The Mr. Goodwrench 350 crate engine in our ’66 Chevy is rated at 190-250 horsepower. In this episode we not only find out how much power it’s actually producing, but we watch as Gale shows us how to calculate the horsepower loss between the grille and the intake manifold. It’s all about
The ’66 Chevy is getting some major upgrades including a supercharged 2021 Duramax L5P diesel engine. But the surprises don’t stop there. Gale and the team reveal the rusty pickup will be fitted with a Roadster Shop Spec Series chassis, Wilwood TX6R big brake kit, Nitto Tires, Black Rhino Hard Alloy 8-lug wheels, and RideTech
Now that Gale and the team have revealed that the rusty ’66 Chevy will be fitted with a supercharged Duramax L5P diesel engine, the next step is to design a chassis that will support the heavier and much wider engine. But this could be a challenge since the goal is
Keeping our ’66 Chevy C20 3/4-ton pickup an 8-lug has been tougher than we expected. We did some research and discovered there are simply no off-the-shelf 8-lug axles available, especially ones that will accommodate a Watt’s link and our Roadster Shop chassis specs. We simply weren’t willing to go from
Most restored C10 and C20 pickups are 5 or 6-lug. Not LokJaw. This 3/4-ton Chevy will keep its 8-lug status. Thanks to Strange Engineering we now have a new 8-lug full-floating rear axle. To support the front hub assembly, Roadster Shop typically couples Wilwood’s popular 5-lug ProSpindles with their SPEC
The guys secure the final piece of the 8-lug puzzle; custom front spindles that’ll accommodate our GM 8-lug hubs! As you’ll recall from previous episodes, it’s important that we keep LokJaw, our ’66 Chevy 3/4 ton C20, an 8-lug truck. Why? Strength and aesthetics. Erik and Jay head back to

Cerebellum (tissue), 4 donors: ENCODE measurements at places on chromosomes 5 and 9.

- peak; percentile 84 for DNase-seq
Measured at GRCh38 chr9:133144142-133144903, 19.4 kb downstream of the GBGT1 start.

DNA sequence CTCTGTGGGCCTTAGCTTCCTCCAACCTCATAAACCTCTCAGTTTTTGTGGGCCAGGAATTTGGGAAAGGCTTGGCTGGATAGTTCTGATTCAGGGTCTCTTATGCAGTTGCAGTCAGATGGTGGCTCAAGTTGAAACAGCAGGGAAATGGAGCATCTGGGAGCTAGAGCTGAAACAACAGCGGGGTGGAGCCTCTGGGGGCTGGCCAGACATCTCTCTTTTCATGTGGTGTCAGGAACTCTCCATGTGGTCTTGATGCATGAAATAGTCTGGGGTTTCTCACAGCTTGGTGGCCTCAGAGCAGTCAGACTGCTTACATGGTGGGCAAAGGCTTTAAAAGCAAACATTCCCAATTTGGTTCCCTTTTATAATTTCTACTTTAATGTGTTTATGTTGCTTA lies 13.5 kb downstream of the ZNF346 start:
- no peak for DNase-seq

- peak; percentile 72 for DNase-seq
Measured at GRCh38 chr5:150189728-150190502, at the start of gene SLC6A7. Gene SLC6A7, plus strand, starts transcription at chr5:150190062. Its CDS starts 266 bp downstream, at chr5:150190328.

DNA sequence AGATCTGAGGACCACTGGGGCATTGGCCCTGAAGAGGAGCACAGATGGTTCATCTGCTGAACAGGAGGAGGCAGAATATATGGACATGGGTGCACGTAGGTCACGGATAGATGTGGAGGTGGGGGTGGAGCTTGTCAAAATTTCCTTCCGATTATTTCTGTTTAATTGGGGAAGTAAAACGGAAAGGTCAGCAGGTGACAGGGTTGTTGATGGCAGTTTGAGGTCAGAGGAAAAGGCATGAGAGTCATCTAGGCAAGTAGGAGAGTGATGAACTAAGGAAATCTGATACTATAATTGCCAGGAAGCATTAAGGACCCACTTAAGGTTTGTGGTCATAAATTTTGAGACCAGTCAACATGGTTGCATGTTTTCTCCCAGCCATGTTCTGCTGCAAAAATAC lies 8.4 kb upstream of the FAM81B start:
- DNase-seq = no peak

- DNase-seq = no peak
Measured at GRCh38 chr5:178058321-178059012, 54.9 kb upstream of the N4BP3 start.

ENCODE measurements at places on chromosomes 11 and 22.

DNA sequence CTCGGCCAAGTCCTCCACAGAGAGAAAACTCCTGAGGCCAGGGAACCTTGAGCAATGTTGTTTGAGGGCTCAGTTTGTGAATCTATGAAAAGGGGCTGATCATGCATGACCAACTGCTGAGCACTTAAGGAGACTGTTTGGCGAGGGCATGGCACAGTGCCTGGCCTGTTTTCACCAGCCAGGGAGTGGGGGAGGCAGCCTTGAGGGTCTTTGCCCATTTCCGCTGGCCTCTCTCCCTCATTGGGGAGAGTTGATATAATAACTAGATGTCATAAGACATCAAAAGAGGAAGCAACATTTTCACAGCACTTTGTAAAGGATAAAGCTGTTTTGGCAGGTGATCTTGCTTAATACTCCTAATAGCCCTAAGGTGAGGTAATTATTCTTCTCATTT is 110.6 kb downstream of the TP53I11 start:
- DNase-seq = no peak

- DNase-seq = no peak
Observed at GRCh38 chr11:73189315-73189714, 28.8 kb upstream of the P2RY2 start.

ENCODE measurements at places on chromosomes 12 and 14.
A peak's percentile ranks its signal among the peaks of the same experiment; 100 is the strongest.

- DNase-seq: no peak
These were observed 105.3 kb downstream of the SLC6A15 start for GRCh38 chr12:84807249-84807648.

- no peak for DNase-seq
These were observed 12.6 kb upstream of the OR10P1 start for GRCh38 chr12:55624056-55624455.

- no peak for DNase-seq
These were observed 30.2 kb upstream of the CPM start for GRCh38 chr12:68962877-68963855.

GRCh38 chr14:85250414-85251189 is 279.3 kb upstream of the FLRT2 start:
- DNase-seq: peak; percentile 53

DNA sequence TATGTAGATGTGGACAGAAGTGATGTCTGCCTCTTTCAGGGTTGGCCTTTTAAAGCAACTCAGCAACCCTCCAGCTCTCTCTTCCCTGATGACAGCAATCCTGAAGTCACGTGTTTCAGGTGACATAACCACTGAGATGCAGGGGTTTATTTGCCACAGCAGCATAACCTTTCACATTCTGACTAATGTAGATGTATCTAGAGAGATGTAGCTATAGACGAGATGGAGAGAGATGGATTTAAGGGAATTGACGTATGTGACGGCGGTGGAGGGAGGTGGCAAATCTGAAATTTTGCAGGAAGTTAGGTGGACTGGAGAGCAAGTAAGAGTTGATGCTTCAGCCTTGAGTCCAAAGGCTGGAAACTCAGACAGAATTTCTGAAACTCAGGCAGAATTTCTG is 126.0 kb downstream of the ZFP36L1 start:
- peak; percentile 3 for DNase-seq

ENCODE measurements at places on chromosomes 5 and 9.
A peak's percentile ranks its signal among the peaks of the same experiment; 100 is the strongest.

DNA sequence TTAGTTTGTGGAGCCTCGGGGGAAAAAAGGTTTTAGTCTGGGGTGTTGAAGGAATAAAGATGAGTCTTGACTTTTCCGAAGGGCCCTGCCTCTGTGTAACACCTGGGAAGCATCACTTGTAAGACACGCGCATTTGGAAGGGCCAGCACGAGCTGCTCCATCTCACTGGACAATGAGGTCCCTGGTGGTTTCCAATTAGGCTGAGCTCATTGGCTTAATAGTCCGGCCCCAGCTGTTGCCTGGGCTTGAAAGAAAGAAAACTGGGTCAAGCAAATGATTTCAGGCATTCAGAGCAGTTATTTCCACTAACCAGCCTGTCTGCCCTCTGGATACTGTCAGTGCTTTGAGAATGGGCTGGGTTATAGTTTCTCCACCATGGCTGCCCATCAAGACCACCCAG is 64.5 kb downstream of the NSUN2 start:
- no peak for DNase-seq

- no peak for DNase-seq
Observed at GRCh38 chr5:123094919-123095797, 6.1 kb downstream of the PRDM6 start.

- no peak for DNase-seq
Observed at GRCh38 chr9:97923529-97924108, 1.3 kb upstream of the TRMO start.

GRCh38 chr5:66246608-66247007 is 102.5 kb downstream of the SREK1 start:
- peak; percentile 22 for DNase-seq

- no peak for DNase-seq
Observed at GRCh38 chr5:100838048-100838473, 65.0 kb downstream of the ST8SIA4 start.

Our supercharged Duramax will produce 650-1,200 horsepower depending on if Gale adds a turbo or nitrous to the supercharged engine. That means we’ll need a stout transmission to get the power to the ground. We head to Arvada, Colorado to consult with ATS Diesel founder Clint Cannon about their Allison
Kevin Aguilar’s “The Bottom Line”’, a regular feature found on Driving Line’s YouTube channel, focuses primarily on lowered vintage pickup trucks. When Kevin heard that Banks was doing something lowered he knew it’d be different than anything he’d covered before. He was keenly interested in the fact that Banks’ Chevy C20
A chassis built to support 1,000 lb-ft of torque Watch Roadster Shop engineer a custom Spec Series chassis for LokJaw, our supercharged Duramax-powered ’66 Chevy big-window longbed. Not only does the chassis have to accommodate a much larger engine than a typical C20 pickup, but it must also withstand over 1,000 lb-ft
Roadster Shop finally reveals the customized Spec Series chassis for our rusty 1966 Chevy pickup. Not only will it accommodate our supercharged Duramax, which is a much larger engine than the old Mr. Goodwrench 350, but it will stay straight when subjected to over 1,000 lb-ft of torque. Oh, and
Wilwood teaches us a thing or two about brakes. Having the right brake setup is incredibly important, especially if you want to slow down a heavy truck with big wheels and tires. Wilwood Engineering’s Mike Hamrick breaks down braking and explains how to choose the right components for our truck